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Ask the High Perfomance Lab

May 25, 2008 12:25 PM

PLEASE NOTE: The medical opinions in USTA.com's Ask the High Performance Lab are responses intended for the average player. Please consult with your primary physician before beginning any new exercise program.

If you would like to submit a question that may be answered by our Health & Fitness team or want to share an idea for a future column, please click here.

This week's Ask the High Performance Lab come from Anne Pankhurst, the Administrator of Coaching Education for the USTA Player Development Division. Ms. Pankhurst is an expert on the topic of athlete development and age appropriate training - making her the perfect person to answer the following questions on training young tennis players.

From Jackie Evangelista of Harrisburg, PA: My daughter is 13 years old and is playing in tournaments. I am also her coach and training manager as well as assistant coach for our school district's tennis program.

The type of cross training we do is biking, running hills (we have two acres in a mountain development), light weights to strengthen the forearms and wrists and she does Pilates with her father -- More for his benefit, but she's the perfect exercise buddy.

My daughter also plays piano and trains very hard in both piano and tennis. Tennis is 4 to 5 times a week with two to three hours of playing and drills. My daughter hopes to play at the National level at least once but has a goal to play in college.

Is this enough for her age or should we be in the weight room and doing more strenuous exercises? I see other kids' parents putting them into very rigorous training programs at younger ages than my daughter. I have heard about the growth plates and about not weight training prior to puberty.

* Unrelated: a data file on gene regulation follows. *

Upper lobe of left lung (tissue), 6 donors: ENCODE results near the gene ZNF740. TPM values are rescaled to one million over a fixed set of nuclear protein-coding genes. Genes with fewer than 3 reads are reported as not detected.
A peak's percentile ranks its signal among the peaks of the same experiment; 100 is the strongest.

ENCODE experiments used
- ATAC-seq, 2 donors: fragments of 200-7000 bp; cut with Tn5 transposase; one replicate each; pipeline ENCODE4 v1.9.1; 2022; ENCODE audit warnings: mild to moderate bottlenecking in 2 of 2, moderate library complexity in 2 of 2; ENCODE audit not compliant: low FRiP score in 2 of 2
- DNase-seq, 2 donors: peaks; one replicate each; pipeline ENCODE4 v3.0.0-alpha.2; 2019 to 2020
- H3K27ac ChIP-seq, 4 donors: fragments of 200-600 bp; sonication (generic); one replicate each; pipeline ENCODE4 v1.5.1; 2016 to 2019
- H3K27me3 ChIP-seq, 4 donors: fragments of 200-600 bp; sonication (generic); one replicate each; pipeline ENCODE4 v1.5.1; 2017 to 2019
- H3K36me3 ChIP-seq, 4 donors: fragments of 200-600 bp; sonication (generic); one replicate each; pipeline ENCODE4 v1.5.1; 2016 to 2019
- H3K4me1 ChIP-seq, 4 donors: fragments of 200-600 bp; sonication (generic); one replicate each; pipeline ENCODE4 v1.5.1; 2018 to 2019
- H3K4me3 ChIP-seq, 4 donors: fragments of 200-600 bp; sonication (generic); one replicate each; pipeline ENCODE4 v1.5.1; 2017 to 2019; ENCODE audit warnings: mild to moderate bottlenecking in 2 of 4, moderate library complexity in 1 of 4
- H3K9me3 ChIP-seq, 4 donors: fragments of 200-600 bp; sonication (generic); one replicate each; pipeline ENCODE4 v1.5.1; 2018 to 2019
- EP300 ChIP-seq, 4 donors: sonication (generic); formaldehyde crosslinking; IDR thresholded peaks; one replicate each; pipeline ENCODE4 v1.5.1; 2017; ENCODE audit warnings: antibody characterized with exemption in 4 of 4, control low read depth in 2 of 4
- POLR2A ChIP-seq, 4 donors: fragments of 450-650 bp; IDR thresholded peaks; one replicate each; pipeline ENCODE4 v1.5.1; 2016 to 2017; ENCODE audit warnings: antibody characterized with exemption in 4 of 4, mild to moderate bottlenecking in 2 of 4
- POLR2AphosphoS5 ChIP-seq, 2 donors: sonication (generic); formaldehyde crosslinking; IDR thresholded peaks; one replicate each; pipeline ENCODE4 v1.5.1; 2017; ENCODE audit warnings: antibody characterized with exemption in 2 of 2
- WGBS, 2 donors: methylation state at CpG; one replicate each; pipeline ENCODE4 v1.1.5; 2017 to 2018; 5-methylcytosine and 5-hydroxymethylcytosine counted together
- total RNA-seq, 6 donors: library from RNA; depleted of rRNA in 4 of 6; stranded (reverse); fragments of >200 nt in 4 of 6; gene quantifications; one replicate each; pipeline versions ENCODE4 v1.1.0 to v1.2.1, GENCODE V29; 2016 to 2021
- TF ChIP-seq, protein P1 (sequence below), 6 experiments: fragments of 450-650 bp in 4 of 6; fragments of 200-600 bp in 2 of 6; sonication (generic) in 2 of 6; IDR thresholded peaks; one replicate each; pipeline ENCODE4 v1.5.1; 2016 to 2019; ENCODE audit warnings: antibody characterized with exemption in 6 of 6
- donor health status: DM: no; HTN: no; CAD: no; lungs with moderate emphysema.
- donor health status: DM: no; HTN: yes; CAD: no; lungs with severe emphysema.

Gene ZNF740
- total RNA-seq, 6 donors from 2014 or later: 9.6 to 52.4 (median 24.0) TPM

Pankhurts: Thank you for the email. It looks as if your daughter has a full and varied program. She is taking part in a variety of activities and does not concentrate entirely on tennis. Here are a couple of thoughts based on the information you provided.

  • The length and number of times that she plays tennis is about right.

  • Playing the piano is important, too, because it is a very different activity.

  • Clearly your daughter is moving through puberty and so it is especially important to monitor her physical activity program and make sure she has enough rest. It would be sensible to have at least one full day off a week and as much as 3 to 4 weeks off during the year. You do not say how many tournaments she plays but the 3 to 4 week break would be sensible.

  • The question of weight training is an important one and the determining factor must always be the developmental age of the young person. This is because there can up to two years difference between the developmental and the chronological (actual) age of a child. During puberty this difference is important because at that stage young people of the same actual age can be so different developmentally. So starting weight training could be suitable for some, but not for others. As you say, young people are still growing. For tennis, any weight training with young players should involve performing a high number of repetitions against light to moderate resistance. It is important though for all young players to take part in strength training – perhaps with the use of resistance bands.